By Ed Hawkins
Arctic sea ice melts each summer, reaching its minimum extent some time in September, before refreezing through the winter. Over the past 35 years, the September sea ice extent has reduced by about 35% overall and this decline is projected to continue as global temperatures increase.
In 2007 and 2012 the summer ice extent was dramatically lower, causing some some speculation that we would soon see a summer which was “ice-free” (meaning a year with less than 1 million square kilometres of sea-ice). However, most climate scientists were more cautious. The weather in 2007 and 2012 was warmer than usual and the winds were particularly favourable for melting sea ice. Although a human influence on Arctic sea ice has been detected, there was no evidence that these weather patterns would continue each year.
In contrast, 2013 and 2014 had more sea ice than 2012, causing speculation that a recovery was underway. Is this claim warranted?
Figure 1 below shows that Arctic sea ice extent (the black line) has undergone a long-term decrease, with the dashed line representing a linear trend. But there have also been shorter periods of rapid melt, no change, and apparent increases in extent during this decline – represented below by coloured trend lines for some deliberately chosen eight year periods.
Figure 1. Arctic sea ice extent in September, 1979-2014, million sq km
The most recent eight-year period, starting from the extreme low of 2007, shows an upward trend. This does not mean that the Arctic sea ice is recovering – these erratic changes are what we expect to see.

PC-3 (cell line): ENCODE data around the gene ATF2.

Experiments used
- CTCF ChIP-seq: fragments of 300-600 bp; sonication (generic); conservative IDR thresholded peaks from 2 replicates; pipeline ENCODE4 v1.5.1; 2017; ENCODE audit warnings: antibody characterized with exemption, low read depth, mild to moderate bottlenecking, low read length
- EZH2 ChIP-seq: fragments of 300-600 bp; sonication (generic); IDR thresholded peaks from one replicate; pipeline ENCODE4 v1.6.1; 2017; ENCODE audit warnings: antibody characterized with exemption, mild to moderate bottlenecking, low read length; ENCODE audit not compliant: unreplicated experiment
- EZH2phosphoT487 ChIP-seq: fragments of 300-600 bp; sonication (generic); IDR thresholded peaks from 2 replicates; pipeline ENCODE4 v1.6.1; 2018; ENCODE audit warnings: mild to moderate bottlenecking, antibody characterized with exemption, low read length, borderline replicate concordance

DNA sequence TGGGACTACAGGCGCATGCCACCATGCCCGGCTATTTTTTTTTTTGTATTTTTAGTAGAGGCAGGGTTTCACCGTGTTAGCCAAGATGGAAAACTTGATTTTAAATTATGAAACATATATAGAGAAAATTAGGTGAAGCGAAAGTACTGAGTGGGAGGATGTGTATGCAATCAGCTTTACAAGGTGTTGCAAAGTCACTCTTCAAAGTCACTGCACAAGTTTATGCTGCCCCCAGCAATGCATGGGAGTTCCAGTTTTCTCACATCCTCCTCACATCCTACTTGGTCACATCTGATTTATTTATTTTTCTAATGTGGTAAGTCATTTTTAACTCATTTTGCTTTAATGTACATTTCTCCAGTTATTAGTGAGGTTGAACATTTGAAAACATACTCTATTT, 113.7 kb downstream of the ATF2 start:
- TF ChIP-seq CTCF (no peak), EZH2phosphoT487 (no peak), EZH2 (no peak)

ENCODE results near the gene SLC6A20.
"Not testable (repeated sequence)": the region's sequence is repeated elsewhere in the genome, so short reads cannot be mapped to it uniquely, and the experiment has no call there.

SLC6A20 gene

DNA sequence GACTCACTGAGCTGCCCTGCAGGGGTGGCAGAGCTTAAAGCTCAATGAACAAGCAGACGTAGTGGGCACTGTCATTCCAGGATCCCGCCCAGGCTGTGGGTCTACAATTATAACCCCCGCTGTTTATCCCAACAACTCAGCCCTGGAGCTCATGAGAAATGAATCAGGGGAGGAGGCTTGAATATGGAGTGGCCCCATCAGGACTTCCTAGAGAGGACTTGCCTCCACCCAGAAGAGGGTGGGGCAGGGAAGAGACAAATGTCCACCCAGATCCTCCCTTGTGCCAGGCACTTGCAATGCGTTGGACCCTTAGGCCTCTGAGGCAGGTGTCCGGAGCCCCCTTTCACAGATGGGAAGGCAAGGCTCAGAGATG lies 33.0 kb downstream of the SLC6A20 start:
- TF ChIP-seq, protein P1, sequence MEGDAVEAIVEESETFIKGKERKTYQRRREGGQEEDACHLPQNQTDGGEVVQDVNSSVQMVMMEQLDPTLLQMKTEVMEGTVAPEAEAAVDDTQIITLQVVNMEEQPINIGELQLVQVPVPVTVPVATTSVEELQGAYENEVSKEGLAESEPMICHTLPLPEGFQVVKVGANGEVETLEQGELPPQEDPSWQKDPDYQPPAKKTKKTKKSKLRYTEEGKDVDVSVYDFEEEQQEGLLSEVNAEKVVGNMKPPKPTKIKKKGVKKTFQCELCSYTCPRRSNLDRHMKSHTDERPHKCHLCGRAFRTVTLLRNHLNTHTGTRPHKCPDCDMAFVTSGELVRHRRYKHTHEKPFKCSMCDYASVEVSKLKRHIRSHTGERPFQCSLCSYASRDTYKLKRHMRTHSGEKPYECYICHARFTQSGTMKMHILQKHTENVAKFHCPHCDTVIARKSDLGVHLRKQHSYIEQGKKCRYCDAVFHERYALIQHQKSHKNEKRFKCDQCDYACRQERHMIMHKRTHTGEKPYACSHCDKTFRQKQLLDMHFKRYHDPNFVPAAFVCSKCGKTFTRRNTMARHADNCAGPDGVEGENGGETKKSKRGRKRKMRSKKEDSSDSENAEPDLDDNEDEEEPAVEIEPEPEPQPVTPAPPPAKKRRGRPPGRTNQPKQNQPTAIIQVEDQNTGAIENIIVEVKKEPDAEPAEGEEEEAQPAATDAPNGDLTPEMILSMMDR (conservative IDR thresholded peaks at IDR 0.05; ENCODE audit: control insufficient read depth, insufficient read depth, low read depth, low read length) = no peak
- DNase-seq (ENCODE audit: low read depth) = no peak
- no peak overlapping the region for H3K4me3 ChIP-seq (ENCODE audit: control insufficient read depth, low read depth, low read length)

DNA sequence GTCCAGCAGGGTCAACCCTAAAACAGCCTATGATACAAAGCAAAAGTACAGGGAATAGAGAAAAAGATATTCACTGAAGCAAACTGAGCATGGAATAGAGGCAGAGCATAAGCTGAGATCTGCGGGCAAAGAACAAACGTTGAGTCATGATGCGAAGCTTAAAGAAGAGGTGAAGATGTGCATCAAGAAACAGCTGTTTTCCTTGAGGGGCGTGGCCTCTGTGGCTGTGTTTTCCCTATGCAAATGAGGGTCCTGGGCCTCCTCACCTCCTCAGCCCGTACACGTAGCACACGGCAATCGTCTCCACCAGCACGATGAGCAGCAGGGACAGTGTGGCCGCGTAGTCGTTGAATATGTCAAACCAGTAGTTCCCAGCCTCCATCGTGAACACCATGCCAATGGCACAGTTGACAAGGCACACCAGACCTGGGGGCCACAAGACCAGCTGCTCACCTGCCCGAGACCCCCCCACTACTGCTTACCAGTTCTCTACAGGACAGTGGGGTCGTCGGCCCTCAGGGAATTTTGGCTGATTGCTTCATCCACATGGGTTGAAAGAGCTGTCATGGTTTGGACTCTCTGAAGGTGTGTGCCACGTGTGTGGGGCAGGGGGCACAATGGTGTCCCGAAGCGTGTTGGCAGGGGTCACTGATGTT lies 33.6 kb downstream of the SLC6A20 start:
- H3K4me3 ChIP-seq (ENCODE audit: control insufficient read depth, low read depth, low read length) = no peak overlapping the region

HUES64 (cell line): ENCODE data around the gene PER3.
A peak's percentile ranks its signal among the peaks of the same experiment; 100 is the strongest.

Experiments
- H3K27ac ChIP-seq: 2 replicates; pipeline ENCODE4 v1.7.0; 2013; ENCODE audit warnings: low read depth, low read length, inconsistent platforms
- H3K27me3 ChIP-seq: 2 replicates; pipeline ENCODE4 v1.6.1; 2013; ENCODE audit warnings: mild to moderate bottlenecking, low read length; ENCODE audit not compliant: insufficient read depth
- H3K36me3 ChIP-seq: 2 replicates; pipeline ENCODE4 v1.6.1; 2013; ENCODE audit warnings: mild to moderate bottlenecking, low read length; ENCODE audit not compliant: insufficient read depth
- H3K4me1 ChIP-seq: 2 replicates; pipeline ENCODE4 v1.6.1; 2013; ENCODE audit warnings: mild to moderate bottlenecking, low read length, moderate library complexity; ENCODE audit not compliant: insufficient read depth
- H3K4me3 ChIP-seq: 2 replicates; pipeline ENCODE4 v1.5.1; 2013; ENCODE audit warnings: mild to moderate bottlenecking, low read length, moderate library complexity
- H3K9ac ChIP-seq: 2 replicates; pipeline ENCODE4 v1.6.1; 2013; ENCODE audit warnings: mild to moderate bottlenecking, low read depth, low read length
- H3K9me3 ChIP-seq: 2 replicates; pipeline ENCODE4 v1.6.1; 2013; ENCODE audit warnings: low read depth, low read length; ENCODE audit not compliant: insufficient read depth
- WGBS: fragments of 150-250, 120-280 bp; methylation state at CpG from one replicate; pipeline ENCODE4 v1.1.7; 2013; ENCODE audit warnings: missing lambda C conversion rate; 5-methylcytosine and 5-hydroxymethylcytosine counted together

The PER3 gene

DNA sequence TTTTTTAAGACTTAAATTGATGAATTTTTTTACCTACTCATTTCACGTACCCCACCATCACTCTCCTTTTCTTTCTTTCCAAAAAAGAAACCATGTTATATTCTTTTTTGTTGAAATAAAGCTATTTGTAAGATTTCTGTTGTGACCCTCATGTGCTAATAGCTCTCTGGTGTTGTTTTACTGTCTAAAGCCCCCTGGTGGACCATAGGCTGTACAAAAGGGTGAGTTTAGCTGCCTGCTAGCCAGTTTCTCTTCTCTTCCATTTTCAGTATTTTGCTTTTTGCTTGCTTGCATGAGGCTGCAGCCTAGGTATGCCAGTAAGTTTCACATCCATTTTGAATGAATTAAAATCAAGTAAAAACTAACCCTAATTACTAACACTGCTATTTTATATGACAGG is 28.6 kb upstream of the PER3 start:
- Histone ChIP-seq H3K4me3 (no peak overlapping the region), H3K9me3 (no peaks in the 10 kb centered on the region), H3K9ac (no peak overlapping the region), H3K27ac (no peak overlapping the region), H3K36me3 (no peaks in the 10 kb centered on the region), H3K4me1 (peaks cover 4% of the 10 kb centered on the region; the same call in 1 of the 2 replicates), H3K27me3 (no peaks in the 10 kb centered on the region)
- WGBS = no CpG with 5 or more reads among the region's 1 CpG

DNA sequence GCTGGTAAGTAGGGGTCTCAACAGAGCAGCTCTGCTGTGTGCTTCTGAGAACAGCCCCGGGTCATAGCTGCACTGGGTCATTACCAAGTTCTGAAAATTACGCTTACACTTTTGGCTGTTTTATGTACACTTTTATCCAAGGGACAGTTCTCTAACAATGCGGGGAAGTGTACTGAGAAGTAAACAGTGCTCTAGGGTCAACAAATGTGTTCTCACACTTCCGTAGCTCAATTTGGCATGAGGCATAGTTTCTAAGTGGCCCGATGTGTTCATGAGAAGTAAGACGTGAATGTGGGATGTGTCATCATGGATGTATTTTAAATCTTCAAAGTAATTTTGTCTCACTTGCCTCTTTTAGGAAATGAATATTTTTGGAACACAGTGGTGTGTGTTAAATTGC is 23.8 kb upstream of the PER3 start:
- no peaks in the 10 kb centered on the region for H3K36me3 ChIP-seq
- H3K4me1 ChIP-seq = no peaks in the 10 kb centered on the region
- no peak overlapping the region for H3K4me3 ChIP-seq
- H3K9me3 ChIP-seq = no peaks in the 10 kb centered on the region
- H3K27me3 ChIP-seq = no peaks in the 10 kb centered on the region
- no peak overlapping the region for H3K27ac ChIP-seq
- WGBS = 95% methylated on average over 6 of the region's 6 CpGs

As an analogy, imagine a ball bouncing down a bumpy hill. Gravity will ensure that the ball will move downwards. But if the ball hits a bump at a certain angle it might move horizontally or even upwards for a time, before resuming its inevitable downward trajectory. This bouncing ball is an analogy for the changing Arctic sea ice.
The hill represents the long-term downward trend in Arctic sea ice due to increasing global temperatures and the bumps introduce changes from this smooth trajectory. These erratic bounces could be in either direction, causing an apparent acceleration or temporary reduction in melt rate. By only examining a small part of the trajectory you might conclude that the ball was moving against gravity. A longer term view would see it as a bounce.
There is no expectation that sea ice, or any other aspect of the climate, will change smoothly over time. The climate system simply does not work that way. The recent trends are well within the range of expectations from our climate model projections. We might even see a decade or more with little apparent change in sea ice.
The causes of these fluctuations in melt rate are still being explored. One suggestion is that slow variations in Atlantic sea surface temperatures are involved. More observations of the Arctic ocean, atmosphere and sea ice would help answer this question.
We expect the long-term decline in Arctic sea ice to continue as global temperatures rise. There will also be further bounces, both up and down. Individual years will be ice-free sometime in the 2020s, 2030s or 2040s, depending on both future greenhouse gas emissions and these natural fluctuations.
A version of this post was first published at The Conversation
Link to paper: http://www.readcube.com/articles/10.1038/nclimate2483